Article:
Caravans – and a Car

Gypsy Caravan CardThis card was given to me by someone who knows my interest in hermitages. It is not quite what I have in mind for the Field of Merit hermitages, but it is in the right spirit and I enjoy looking at it and am inspired by it.

Last week Rev. Wilfrid (a fellow trustee of this charity) and I visited United British Caravans, on Sandy Lane in Newcastle, to get an idea of what modern touring caravans look like and if they would be suitable as hermitages. I must admit that a caravan would not be my first choice as they are, understandably, not constructed with environmental considerations as a high priority, though they are better insulated nowadays and generally have double-glazing. On the plus side, a caravan contains all the facilities you need in a compact space, and it is movable.

This one that we looked at has a fixed bed at one end, which can be screened off, a toilet and a shower, cooker, fridge & sink, and a gas heater (click on a photo to enlarge it, or click here to go to the details on the UBC website). I would probably remove the fixed seating to make room for a table and chair and a meditation place. This caravan is a second-hand 4-berth Elddis Odyssey in very good condition for sale at £8,284. If you go for something a little older and more worn you can still get a good van for half that price or less. Given that there is very little money in the kitty, and we have to start somewhere, I think the first hermitage is likely to be a caravan, so If anyone out there has any advice about buying caravans please get in touch with me, I’d be very grateful.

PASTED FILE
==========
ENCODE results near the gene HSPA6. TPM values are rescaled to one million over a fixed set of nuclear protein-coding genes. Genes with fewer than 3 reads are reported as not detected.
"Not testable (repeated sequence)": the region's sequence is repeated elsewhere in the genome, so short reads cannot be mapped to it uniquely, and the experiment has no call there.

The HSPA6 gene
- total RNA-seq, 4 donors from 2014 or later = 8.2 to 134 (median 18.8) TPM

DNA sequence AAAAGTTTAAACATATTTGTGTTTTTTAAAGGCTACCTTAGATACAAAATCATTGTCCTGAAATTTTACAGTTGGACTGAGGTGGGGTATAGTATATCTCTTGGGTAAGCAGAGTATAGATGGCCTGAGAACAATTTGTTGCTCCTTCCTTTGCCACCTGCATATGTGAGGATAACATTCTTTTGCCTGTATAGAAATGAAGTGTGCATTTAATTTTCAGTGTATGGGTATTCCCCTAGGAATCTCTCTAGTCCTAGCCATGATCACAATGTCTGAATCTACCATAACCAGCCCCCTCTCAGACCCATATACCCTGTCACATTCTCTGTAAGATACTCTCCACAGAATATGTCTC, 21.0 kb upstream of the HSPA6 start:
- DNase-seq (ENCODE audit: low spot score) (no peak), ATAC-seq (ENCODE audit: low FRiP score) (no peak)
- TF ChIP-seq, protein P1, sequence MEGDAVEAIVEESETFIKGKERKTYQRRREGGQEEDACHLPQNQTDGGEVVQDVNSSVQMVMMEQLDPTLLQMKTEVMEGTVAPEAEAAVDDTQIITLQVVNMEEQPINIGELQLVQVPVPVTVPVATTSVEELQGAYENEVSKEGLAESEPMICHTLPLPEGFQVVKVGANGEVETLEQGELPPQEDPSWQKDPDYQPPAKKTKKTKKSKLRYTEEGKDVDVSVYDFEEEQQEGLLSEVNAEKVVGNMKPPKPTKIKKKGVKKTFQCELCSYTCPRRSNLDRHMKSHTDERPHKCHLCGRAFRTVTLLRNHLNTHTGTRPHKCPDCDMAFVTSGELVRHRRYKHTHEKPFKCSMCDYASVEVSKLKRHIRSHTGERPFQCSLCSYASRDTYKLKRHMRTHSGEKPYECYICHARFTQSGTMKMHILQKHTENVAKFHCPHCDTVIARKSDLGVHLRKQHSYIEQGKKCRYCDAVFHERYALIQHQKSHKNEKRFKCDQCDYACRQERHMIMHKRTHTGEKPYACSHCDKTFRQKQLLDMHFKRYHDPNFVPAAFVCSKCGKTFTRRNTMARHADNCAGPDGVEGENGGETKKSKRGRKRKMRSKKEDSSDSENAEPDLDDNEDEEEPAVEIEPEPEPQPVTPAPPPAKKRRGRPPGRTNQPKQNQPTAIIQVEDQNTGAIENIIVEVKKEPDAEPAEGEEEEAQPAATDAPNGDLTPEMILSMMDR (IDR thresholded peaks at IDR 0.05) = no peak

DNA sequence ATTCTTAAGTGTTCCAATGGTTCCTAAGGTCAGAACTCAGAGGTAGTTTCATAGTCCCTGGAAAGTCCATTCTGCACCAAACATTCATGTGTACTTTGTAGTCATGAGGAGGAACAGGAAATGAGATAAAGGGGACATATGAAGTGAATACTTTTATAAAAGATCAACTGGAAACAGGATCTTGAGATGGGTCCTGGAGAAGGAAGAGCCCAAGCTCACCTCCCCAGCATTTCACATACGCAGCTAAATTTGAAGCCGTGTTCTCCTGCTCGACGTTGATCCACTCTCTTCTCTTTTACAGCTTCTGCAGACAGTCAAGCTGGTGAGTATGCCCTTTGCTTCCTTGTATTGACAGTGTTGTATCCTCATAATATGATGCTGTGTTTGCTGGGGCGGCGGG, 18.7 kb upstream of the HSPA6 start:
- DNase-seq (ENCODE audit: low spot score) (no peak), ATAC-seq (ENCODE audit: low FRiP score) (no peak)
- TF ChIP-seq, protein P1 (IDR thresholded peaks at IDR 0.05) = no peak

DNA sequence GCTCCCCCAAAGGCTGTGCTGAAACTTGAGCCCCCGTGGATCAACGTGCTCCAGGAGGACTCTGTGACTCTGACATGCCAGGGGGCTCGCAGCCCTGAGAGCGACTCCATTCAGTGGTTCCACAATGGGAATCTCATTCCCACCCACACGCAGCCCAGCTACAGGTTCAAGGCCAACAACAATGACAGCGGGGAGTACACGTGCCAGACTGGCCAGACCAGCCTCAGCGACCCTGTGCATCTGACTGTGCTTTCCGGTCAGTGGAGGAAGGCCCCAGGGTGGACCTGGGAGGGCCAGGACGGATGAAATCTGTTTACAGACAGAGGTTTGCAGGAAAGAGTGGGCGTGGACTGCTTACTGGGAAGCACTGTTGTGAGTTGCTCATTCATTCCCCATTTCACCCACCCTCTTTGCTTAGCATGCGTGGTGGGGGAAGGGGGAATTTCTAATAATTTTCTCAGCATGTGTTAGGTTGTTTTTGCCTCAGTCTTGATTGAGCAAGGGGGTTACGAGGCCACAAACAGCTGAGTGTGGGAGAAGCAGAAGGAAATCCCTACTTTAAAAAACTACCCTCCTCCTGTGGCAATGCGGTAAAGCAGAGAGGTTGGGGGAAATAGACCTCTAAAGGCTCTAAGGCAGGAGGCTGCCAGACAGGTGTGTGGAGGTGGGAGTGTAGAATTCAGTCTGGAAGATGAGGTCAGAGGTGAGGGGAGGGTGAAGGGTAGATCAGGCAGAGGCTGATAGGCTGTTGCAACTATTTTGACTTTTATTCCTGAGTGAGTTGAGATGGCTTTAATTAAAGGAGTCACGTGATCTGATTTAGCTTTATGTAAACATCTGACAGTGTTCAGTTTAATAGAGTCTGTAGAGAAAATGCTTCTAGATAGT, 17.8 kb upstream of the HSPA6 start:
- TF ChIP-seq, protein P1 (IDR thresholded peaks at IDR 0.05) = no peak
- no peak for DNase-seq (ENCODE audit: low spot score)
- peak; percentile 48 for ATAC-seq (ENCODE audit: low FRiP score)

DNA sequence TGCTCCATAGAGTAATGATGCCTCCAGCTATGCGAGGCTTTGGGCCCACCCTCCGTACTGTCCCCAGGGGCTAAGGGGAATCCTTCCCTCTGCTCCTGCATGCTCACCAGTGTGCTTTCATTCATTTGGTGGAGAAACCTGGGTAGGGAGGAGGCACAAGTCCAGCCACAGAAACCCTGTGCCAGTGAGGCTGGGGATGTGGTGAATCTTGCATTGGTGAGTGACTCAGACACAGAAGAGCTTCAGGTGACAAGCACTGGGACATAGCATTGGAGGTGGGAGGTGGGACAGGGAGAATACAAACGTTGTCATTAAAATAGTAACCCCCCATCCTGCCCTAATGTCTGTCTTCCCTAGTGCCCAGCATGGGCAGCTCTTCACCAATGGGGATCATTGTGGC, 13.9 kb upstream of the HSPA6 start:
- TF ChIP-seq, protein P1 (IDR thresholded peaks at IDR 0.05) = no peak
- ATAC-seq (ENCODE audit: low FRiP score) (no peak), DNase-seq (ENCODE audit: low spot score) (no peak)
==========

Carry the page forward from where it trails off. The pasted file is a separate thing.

I also want to say a big THANK YOU to the trustees of Reading Buddhist Priory, who have so kindly lent the Priory car, a 1999 Nissan Micra, to Field of Merit for so long as it is not needed at Reading, which will be at least a few months and possibly longer. This is such a helpful offering!

2 thoughts on “Caravans – and a Car

  1. My best advice about buying an older caravan is – if it smells at all of damp, or if there are any water damage marks, then don’t buy it! It is very difficult to work out where water might be coming in with any van. If it has leaked at all, and it might have been leaking for a long time, the damage is already done. You don’t want to have to strip out the fittings and the wall linings to fix the rot and find the leak!

    On the plus side, get a well loved and looked after old caravan and they have loads of character and are more solid and better build than some newer ones. Good luck with your search!

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